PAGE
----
As lockdowns across EU countries are lifted and exceptional financial support for businesses is wound down, attention is turning to economic stimulus. Germany’s package of tax cuts last week highlighted how consumption taxes can be an important tool for boosting and targeting consumer purchasing power: VAT will be cut from 19% to 16% for most purchases, and from 7% to 5% for the hospitality sector. The sunset clause at the end of 2020 provides a strong reason for consumers to bring forward major purchases during the next six months, supporting retailers, distributors and manufacturers. There will also be a doubling of subsidies for electric vehicles.
This policy innovation for indirect taxes must operate within EU rules: Germany has only been able to flex and differentiate its VAT rates within the confines of EU VAT directives. These set minimum and maximum rates, options for exemptions, and rules for calculating, collecting and sharing payments between governments. This is grounded in the recognition that purchases in the single market often take place across borders (and increasingly online). It is therefore one of the few areas of taxation within EU competence. These limits on national sovereignty for tax are also driven by a mix of concerns about the integrity of the single market and the euro zone, and a desire for solidarity between countries that derive greater or less benefit from both.
Common taxes in other areas have often been proposed, but rarely gained momentum due to the strong desire for national accountability on revenue-raising in many member states. However, the current settlement could now be significantly revised, with a renewed push in Brussels last week for EU-wide taxes. New “own resources” could give the commission an independent income stream, free from the need to negotiate each year with the member states. Proposals last week for new levies on carbon emissions, single-use plastics and digital services have triggered important debates not just about the merits and distributional impacts of those taxes, but also about the step-change in EU fiscal coordination they would represent.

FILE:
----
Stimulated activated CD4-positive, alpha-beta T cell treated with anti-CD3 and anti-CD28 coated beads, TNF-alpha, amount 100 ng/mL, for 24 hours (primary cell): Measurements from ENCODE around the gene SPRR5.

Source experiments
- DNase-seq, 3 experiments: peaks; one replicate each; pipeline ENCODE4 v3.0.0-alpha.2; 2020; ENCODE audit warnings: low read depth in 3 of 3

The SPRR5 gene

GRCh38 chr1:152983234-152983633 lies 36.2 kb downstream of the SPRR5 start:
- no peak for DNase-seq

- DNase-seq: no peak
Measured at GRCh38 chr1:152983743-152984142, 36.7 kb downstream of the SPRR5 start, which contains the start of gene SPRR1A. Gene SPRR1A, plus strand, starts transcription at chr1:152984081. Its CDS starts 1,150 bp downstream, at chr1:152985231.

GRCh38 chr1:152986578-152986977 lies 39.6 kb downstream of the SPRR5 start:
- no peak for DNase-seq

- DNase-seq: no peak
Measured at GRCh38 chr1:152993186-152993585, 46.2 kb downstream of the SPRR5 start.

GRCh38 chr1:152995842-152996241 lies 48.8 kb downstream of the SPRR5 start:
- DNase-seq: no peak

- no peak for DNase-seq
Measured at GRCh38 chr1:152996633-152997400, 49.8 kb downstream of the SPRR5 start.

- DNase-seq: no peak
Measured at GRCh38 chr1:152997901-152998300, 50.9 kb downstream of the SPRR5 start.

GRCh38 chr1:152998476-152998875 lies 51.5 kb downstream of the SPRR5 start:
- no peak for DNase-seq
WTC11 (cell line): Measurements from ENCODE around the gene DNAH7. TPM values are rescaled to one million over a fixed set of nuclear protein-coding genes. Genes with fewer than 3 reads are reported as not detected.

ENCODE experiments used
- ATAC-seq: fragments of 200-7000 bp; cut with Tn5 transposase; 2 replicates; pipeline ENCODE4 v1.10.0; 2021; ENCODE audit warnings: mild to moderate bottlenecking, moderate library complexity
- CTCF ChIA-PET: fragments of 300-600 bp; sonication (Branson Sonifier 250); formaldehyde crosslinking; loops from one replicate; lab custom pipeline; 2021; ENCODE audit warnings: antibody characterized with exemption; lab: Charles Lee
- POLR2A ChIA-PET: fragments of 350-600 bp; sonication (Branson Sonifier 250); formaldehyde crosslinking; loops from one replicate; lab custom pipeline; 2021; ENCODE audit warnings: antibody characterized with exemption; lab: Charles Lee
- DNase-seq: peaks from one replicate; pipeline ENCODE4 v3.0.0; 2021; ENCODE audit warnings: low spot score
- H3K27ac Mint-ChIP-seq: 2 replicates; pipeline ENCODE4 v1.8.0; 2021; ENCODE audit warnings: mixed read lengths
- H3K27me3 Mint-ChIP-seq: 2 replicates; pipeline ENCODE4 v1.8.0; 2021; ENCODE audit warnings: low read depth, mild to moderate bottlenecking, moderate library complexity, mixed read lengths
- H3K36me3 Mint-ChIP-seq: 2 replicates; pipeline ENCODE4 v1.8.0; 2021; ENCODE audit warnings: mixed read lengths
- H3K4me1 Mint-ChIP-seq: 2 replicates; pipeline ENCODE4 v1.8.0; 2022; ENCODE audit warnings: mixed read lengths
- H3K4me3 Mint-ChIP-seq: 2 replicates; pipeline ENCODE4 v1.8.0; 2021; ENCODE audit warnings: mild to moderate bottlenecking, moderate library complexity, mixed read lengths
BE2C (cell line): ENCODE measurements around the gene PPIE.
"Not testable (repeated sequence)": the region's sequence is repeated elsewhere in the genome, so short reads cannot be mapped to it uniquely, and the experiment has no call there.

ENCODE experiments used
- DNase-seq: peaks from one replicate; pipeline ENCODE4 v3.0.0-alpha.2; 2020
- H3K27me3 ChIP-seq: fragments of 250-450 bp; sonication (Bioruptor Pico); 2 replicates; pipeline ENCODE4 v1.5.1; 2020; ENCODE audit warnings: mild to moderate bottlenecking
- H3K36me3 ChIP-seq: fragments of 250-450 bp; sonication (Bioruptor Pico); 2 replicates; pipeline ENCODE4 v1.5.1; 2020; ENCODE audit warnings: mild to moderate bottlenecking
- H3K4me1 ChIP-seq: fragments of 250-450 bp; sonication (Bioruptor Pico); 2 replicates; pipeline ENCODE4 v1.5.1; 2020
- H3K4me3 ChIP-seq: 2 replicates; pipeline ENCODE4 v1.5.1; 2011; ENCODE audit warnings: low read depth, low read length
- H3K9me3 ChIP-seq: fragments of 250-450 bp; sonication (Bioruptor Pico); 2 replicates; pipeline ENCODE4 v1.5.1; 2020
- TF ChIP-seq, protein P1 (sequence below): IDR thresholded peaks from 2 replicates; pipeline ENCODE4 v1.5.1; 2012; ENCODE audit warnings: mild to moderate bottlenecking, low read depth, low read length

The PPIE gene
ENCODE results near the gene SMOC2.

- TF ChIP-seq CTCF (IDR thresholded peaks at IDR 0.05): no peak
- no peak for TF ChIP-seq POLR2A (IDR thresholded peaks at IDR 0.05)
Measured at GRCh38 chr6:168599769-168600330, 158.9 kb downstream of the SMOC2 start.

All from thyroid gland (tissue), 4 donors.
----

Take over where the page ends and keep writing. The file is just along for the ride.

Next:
For many member states looking to kick-start consumption, one issue will be retaining and exercising the kind of flexibility that Germany exercised this week. That move, along with the EU’s historic reticence to harmonise and centralise tax policy, also emphasises how political these choices are. Placing them in the hands of the commission – and with several commissioners claiming responsibility – raises questions for the longer term about political oversight, as well as about capabilities for changing taxes in response to the economic cycle.
With the wider commission budget package also representing a step change in EU spending, and a Conference on the Future of Europe to consider treaty change looming, it is likely France and other member states will revisit the idea of an EU finance minister. This proposal has been criticised as a solution in search of a problem, with so few fiscal (as opposed to monetary) policy levers controlled at the EU level. However, if the member states are persuaded to put aside differences over new taxes, then the case for streamlining accountability and decision-making could become irresistible.